The next step is critical. Once you start to have a sense of this style, abbreviate it. That’s right: now that you are so entertaining, stop showboating. In an online forum, jokes aren’t quite as funny, pregnant pauses last an eternity, and lengthy anecdotes are a license for your students to check their email.

Tips: Projecting a Personal Style

Do's Don'ts

Do tell brief anecdotal stories or use analogies to demonstrate a point.

Don’t tell stories that aren’t related to the core learning topics. Keep it relevant and keep it brief.

Do practice until you are comfortable with your material and your online classroom, as mentioned in the ‘Usual Suspects’.

Don’t confuse clarity and organization with dullness.

Do let people know if you need a minute to prepare something.

Don’t allow silences to last long, or speak haltingly while multitasking.

Do become comfortable using your web camera.

Don’t spend 20 minutes asking everyone to introduce themselves with their cameras.


Engage People Often

Motivating self-interest for a student to attend is important. This was discussed as a fundamental practice in the ‘Usual Suspects’ above. Make sure the goals of your class match the learning objectives of the students. If the information is either too simple or too complicated for an attendee, you are going to have a more difficult time keeping that person interested and engaged. This is where the pre-test can come in handy: don’t force competent people to take a class just to meet a requirement. Give them an efficient way to prove their knowledge without wasting an hour or more of their time sitting in a class that teaches them very little.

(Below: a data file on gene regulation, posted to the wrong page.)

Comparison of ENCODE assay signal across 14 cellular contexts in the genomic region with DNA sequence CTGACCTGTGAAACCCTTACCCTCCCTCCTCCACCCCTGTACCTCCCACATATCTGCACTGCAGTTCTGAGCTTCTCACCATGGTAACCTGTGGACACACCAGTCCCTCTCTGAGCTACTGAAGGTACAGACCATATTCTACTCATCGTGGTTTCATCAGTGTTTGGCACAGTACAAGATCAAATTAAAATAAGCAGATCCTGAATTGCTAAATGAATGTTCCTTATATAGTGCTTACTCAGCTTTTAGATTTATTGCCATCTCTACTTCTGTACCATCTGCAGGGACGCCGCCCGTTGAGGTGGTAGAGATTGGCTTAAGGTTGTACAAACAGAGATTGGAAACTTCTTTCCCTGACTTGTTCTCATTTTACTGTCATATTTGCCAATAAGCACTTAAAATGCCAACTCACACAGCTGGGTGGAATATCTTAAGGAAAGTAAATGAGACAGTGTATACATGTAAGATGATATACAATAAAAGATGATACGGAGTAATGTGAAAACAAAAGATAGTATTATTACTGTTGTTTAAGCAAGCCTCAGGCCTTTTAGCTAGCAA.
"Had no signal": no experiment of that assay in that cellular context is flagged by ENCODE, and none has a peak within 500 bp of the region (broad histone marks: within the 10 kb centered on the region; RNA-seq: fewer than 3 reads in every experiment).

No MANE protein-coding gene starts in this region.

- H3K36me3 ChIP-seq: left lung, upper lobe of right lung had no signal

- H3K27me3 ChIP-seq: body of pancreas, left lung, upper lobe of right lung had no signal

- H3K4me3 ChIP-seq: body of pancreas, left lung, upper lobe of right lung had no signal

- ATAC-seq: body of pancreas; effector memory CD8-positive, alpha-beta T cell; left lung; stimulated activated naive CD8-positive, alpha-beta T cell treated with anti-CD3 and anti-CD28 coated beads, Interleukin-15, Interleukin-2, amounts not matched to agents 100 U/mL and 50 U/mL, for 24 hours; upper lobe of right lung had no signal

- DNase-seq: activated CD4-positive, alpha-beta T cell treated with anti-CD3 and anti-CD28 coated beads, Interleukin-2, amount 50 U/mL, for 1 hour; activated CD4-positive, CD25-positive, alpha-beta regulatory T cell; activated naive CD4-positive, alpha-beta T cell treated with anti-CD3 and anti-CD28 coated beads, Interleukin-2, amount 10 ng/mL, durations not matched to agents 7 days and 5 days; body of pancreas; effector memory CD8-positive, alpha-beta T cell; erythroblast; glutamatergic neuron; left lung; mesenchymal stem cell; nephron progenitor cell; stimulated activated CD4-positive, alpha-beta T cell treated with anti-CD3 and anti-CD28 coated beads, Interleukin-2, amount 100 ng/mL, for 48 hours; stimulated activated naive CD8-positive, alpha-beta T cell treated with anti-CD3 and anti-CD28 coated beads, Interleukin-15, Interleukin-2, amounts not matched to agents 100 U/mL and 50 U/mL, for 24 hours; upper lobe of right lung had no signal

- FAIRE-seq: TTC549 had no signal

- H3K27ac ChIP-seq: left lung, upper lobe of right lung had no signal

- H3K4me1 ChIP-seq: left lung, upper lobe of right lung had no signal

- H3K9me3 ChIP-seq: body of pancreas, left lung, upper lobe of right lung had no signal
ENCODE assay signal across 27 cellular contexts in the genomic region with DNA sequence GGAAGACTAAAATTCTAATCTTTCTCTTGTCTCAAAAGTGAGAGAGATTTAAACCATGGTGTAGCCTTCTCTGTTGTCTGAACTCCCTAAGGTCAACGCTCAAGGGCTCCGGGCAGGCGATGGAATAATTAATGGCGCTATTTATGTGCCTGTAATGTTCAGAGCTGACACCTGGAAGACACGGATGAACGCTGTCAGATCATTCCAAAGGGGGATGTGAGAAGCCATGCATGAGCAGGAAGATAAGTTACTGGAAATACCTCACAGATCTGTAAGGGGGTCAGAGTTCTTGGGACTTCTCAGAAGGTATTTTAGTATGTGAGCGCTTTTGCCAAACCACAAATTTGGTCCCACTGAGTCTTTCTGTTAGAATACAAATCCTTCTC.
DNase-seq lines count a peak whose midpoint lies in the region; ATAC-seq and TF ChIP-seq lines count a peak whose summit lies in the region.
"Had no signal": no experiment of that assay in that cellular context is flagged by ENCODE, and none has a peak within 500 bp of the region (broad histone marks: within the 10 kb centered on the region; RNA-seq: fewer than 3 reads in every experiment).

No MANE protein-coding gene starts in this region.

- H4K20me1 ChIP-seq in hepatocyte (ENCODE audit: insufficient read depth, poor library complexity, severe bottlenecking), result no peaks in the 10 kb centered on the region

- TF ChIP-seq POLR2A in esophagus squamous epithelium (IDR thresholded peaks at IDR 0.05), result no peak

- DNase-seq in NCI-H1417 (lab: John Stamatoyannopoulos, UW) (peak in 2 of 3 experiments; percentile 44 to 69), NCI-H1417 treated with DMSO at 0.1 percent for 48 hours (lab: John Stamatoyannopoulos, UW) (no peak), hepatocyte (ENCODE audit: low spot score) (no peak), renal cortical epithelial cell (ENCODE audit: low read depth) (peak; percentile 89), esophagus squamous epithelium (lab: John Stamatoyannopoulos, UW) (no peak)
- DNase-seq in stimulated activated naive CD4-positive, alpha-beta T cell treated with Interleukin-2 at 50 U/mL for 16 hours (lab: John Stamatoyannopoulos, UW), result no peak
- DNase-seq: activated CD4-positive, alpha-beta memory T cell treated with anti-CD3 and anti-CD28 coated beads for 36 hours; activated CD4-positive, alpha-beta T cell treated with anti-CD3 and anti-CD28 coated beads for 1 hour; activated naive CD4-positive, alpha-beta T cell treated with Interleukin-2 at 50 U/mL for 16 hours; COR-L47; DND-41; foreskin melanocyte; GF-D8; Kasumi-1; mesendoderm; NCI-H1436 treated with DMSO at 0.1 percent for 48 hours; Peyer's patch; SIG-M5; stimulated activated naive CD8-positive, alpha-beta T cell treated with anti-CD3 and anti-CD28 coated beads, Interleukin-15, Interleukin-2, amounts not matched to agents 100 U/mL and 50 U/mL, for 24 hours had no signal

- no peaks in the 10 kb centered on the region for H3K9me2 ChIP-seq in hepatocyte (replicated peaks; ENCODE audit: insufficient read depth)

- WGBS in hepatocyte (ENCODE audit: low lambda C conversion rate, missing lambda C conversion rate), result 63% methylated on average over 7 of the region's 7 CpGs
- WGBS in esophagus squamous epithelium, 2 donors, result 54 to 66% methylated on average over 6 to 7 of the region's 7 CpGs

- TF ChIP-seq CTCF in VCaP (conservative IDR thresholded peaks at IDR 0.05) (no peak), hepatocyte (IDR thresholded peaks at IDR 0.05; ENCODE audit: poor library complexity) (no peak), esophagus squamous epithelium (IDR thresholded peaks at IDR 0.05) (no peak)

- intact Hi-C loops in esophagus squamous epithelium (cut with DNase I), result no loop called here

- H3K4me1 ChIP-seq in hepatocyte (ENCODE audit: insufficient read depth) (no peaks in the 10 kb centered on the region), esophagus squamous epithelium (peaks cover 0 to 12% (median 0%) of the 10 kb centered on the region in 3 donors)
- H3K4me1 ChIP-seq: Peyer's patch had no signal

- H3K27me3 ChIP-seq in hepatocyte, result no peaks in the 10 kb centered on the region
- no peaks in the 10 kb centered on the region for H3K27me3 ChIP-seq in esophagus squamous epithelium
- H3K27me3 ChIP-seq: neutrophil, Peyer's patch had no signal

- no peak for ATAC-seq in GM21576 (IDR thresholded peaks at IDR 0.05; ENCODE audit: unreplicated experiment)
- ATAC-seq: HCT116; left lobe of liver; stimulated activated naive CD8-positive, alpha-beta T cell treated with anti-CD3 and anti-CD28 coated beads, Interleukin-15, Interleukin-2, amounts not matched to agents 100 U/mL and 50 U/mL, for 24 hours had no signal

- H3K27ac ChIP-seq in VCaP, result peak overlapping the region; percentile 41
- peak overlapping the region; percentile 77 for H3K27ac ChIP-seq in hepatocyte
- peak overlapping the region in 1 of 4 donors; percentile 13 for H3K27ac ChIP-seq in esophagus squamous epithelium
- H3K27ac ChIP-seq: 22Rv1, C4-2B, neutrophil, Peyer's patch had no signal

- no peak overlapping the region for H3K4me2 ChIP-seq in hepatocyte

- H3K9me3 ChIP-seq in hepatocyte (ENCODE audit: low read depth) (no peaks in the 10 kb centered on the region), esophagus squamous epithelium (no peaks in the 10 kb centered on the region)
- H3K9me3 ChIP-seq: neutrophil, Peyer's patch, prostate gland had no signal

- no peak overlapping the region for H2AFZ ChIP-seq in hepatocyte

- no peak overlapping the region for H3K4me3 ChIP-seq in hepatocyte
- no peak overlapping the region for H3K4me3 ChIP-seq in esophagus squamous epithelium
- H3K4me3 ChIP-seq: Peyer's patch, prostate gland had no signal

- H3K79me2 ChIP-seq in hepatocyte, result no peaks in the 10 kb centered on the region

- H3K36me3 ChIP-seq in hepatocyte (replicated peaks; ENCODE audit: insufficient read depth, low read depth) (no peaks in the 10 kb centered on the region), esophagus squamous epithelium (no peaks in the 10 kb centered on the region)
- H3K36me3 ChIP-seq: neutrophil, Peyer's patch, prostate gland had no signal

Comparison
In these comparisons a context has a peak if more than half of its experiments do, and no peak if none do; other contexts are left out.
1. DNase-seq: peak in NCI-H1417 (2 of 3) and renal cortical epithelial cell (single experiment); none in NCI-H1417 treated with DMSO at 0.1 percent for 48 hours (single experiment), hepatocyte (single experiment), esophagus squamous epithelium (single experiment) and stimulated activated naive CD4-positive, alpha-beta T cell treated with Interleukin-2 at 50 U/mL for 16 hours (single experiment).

A second way to make everyone feel an important part of the learning community in your class is to encourage and direct hands-on activities. The virtual classroom environment should provide many options to facilitate an interactive community of learners, and to leverage the power of group experience and expertise. The goal is to take the class beyond just a lecture style environment. 

Learners will be more engaged, and will quickly become more likely to frequently interact without direction, which in turn helps add interest – and usually learning value and perspective – to a class. The trick is to figure out the best way to keep a particular audience involved and engaged. This is where your experience as a teacher or with the topic of study needs to come into play. 

Tips: Keeping Learners Engaged

Do's Don'ts

Do show users where to find emoticons and feedback tools provided in the virtual classroom.

Don’t just assume people will find and use emoticons. If possible, solicit feedback from students you know after the class and ask for honest opinions on your delivery style.


Here are a few examples of how you can gather feedback from students:

  • Using Status Options: Allow students to raise their hand or interact with one another in a non-intrusive manner.
  • Facilitating Collaborative Learning: When using breakout rooms, it is always a good idea to move freely between breakout rooms to answer questions or provide guidance, just as you would move from group to group in an in-person setting.
Breakout Room Best Practices
Provide instructions and a framework for breakout activities and leverage these with a rich mix of students such as mentor pairs, or the jigsaw model of mixing heterogeneous users across skill types.

Prepare the students for breakout rooms before you send them off on their own. Tell them how they can expect their screens to change.

Depending on the activity, you may assign someone as the facilitator in each breakout room.